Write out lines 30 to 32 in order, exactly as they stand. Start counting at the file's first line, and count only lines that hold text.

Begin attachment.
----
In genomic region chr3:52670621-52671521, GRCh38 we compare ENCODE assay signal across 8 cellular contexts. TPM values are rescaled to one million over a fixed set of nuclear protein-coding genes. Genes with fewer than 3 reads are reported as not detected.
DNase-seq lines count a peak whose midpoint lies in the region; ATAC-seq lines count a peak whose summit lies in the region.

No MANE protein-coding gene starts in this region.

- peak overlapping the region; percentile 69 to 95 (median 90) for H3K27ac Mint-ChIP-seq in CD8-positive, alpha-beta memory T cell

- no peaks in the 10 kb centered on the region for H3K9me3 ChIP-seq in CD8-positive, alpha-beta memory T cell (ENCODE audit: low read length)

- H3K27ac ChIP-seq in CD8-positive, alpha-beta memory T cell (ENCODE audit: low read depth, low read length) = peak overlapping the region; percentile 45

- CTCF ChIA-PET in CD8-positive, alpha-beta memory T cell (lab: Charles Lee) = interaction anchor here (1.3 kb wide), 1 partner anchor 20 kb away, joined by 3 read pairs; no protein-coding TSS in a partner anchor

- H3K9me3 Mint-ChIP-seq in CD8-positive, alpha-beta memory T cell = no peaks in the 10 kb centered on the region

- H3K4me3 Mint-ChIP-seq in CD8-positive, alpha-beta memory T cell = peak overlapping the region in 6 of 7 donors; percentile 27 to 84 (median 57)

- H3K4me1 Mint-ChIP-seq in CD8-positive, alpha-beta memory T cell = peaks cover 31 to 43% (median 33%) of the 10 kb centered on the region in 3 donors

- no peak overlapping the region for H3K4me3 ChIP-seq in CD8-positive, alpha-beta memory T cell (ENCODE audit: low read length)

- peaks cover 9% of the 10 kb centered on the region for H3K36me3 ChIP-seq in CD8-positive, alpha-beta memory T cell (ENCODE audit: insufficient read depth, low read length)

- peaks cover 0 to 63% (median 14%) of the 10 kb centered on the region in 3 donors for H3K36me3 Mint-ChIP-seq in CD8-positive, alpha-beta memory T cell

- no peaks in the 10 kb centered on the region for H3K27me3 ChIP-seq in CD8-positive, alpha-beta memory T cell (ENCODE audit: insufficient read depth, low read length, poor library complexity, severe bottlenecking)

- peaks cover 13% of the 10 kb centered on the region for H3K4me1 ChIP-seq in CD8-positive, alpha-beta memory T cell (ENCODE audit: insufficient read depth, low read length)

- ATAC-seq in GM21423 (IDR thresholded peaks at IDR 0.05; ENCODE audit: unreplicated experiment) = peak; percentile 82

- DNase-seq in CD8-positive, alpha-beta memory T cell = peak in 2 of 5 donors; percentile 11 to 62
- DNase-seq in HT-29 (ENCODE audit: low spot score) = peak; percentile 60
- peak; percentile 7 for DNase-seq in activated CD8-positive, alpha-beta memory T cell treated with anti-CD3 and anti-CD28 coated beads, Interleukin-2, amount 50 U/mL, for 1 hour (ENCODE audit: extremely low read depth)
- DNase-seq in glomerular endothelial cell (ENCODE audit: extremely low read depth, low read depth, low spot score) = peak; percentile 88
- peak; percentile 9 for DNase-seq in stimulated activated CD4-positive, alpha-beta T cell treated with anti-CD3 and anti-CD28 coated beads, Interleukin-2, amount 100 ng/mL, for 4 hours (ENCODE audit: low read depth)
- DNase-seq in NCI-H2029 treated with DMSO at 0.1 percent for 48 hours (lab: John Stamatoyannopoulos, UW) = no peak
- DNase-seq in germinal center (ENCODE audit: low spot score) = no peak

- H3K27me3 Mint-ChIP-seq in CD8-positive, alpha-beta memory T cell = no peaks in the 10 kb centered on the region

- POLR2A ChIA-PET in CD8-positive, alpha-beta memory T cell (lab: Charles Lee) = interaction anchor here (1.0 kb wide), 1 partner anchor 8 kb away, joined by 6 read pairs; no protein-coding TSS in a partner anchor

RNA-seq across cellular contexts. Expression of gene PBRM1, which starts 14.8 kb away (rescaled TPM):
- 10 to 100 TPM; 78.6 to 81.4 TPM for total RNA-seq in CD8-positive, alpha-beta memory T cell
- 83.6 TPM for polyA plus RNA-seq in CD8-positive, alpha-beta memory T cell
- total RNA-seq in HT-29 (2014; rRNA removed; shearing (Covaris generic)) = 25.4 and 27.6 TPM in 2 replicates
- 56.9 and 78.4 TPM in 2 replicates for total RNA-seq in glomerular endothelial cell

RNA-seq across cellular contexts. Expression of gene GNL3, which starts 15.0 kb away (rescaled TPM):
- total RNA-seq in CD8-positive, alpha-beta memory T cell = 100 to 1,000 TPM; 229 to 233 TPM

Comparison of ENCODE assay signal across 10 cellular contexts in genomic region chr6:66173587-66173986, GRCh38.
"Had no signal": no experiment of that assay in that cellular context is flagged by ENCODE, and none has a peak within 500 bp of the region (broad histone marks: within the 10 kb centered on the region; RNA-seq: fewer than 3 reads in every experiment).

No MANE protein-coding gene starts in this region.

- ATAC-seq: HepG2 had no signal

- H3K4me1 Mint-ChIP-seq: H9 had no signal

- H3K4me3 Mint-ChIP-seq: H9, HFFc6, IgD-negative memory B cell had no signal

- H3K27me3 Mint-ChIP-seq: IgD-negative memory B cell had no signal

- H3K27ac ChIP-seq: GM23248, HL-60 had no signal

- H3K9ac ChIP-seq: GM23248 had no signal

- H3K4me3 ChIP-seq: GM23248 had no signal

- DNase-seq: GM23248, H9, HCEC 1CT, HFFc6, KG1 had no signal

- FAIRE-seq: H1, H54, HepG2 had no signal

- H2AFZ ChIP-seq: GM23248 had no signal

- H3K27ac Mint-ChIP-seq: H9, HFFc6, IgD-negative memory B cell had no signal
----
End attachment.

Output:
- 56.9 and 78.4 TPM in 2 replicates for total RNA-seq in glomerular endothelial cell

RNA-seq across cellular contexts. Expression of gene GNL3, which starts 15.0 kb away (rescaled TPM):
- total RNA-seq in CD8-positive, alpha-beta memory T cell = 100 to 1,000 TPM; 229 to 233 TPM